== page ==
•  Your Deepest, Truest, Best Self
    What would she like to wear and do and laugh about?  How does he love you?
    Does he or she prefer to drink tea with you or take a walk with you?
  •  A Friend
    What qualities do you admire about this person?
    What doors does this person open in your life?
  •  Recovery
    What would recovery look like as a person?  How would recovery dress?  What strengths would he or she possess?  What does he or she believe?  How do others feel when they're in a room with recovery?

For a Feedback Write, read your completed Character Sketch.  Tune into what you notice or feel as you read it.  Write a few sentences beginning with the prompt, “Reading this...”

Allow at least 20 minutes +5 minutes for a FEEDBACK WRITE

A Dialogue is a conversation back and forth between you and your chosen Dialogue partner.  Whatever you say will be heard and whatever you ask will be answered honestly.

“You may get answers and insights that seem to come from nowhere,” Adams describes the process in   Journal to the Self: Twenty-Two Paths to Personal Growth.  “The place they are coming from is most likely your subconscious, unconscious or superconscious mind.  The Dialogue technique is a way to bring this information to consciousness...Trust the process.”

A Dialogue is written just like a script:
    ME: Loneliness, how come you've been hanging around so much lately?
    LONELINESS: Because I don't know what else to do and because you let me sit in your lap.

Give yourself plenty of time to explore and a pleasant spot in which to write.  It's natural to feel a bit awkward as you begin or to draw a blank while writing.  If a pause comes, close your eyes and take a breath or read what you've already written or ask, “What else am I to say or to ask?”.  Have fun, be open—your Dialogue Partner may surprise you.  I once wrote a Dialogue with my marriage; my marriage turned out to be a large, flamboyantly dressed Jamaican woman full of love, laughter and wisdom!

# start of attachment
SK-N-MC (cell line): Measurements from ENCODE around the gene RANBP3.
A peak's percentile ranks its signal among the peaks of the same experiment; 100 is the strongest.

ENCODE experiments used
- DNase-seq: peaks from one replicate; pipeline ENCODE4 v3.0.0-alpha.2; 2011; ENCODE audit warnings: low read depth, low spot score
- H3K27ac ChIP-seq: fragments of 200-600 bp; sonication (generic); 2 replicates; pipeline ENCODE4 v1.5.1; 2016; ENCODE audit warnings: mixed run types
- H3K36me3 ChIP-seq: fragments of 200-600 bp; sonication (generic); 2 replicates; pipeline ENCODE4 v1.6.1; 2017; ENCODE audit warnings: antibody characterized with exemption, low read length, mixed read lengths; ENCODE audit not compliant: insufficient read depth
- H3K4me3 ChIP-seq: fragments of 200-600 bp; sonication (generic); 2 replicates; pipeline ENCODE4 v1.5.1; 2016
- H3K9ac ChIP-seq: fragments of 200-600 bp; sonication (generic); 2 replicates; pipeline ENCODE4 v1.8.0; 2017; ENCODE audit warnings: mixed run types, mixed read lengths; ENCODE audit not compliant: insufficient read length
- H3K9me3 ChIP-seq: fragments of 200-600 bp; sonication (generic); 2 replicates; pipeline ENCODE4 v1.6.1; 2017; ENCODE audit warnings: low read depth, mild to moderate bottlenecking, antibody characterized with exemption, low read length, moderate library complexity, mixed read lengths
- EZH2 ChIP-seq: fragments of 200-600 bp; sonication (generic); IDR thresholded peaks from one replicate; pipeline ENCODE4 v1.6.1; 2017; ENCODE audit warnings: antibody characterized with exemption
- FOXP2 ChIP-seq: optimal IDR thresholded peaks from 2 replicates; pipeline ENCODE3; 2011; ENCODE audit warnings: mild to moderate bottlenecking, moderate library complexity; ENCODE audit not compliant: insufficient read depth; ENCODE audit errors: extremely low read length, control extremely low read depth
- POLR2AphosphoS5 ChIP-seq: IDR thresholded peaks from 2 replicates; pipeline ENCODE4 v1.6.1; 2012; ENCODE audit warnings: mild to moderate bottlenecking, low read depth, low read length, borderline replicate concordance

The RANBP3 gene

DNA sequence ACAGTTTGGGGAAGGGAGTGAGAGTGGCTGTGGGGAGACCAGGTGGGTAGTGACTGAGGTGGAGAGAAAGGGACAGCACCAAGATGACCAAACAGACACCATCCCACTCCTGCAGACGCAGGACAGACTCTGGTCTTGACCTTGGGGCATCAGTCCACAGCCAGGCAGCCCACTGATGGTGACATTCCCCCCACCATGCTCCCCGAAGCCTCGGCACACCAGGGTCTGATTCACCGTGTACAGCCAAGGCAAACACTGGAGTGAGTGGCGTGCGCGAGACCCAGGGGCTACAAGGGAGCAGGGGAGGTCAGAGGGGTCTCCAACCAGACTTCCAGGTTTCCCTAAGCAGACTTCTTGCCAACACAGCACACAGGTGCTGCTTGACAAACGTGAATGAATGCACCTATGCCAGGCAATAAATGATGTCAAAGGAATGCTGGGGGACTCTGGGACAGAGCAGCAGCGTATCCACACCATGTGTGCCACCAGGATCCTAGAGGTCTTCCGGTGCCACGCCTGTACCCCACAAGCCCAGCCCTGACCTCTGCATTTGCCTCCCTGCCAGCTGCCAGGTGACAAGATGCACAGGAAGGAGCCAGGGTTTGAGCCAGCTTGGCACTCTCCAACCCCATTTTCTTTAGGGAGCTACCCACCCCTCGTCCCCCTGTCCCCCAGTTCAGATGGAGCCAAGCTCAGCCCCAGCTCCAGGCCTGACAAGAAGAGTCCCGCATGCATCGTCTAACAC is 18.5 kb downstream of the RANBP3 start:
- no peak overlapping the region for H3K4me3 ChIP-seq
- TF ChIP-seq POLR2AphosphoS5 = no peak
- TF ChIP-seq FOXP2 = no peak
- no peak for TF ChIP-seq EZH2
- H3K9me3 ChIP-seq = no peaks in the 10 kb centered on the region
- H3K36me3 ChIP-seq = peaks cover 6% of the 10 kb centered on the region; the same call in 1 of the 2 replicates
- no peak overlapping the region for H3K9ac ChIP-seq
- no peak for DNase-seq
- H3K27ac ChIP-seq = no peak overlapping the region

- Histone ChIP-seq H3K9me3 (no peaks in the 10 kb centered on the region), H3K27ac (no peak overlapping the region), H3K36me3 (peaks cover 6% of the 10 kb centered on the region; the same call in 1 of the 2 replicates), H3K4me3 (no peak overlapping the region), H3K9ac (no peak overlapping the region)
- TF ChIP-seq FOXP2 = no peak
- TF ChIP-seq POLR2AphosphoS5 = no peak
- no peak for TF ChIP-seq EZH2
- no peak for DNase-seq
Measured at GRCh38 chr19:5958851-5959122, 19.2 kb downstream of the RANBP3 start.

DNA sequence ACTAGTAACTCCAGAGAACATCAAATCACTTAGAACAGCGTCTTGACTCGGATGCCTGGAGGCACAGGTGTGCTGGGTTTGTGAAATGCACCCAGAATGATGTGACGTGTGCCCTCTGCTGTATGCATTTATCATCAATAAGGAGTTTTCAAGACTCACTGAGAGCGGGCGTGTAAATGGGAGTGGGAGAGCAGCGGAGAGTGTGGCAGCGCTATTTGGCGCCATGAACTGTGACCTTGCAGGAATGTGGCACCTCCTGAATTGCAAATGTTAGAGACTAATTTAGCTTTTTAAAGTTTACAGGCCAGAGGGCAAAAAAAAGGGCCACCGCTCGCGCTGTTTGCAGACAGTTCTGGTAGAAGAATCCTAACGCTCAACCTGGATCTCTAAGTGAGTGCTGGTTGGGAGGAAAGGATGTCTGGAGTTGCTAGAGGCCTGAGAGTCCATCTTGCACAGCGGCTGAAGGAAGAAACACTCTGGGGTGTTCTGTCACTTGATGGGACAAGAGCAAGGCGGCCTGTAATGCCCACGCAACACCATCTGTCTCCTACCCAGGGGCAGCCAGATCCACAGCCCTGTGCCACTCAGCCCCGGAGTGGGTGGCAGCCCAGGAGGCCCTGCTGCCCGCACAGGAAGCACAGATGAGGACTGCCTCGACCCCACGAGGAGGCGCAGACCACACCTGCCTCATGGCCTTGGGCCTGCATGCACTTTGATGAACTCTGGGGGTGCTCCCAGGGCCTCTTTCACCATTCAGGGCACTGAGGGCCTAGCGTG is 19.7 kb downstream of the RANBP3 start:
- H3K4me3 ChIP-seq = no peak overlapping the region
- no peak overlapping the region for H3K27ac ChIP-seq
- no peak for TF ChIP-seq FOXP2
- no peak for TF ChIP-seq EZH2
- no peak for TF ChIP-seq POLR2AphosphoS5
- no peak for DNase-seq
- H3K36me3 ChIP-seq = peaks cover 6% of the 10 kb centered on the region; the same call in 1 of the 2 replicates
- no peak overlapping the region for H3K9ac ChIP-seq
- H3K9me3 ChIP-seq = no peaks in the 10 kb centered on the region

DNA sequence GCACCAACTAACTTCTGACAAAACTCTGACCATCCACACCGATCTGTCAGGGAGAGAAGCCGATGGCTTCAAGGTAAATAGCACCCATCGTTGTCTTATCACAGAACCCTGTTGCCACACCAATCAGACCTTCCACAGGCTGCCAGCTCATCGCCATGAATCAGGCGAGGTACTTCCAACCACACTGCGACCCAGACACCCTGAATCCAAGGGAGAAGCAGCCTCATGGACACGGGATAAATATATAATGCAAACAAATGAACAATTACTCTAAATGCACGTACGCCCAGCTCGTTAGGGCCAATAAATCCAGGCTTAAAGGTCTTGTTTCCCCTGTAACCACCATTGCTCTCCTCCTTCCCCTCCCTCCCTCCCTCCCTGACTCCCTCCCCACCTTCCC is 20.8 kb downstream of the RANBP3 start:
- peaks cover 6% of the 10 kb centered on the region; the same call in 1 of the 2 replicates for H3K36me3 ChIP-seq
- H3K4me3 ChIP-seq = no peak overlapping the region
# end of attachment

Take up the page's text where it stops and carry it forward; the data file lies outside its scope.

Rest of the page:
Dialogues work particularly well if you've done a Character Sketch of your Dialogue partner first so you can see and sense him or her.

Try a Dialogue with loneliness—explore your relationship with loneliness.  Write a Dialogue with your deepest, truest, best self—learn more about him or her.  Write a Dialogue with a good friend who's not available right now or who's troubling you.  Write a Dialogue with recovery.  What do you want to ask recovery?  What do you need to hear from recovery?

Be sure to do a Feedback Write to complete the experience.  Feedback Writes are described above at the end of Character Sketches.  Reading and reflecting on the write helps identify and integrate insights and ah-ha's. 


Of course, if you can find a journal-writing group (maybe on Meetup) or one friend who's willing to meet you for regular writing dates, give it a try.  Be sure to discuss that confidentiality will be honored: what's said in the group stays in the group.  It will likely require courage to show up and speak up, but make sure you feel safe within this group, that it's about honoring the writers and what's written--no critique and no advice. Writing in community can be a great joy—discovering how much you have in common and how it's possible to be vulnerable and still be OK, coming to listen and be heard, to support and be supported, and to comfort and be comforted, all at the same time.

My experience, both solo and in groups, is that writing is the opposite of loneliness.  It fills an emptiness that I sometimes experience alone or with others.  It satiates my non-physical hungers with  nourishing sustenance.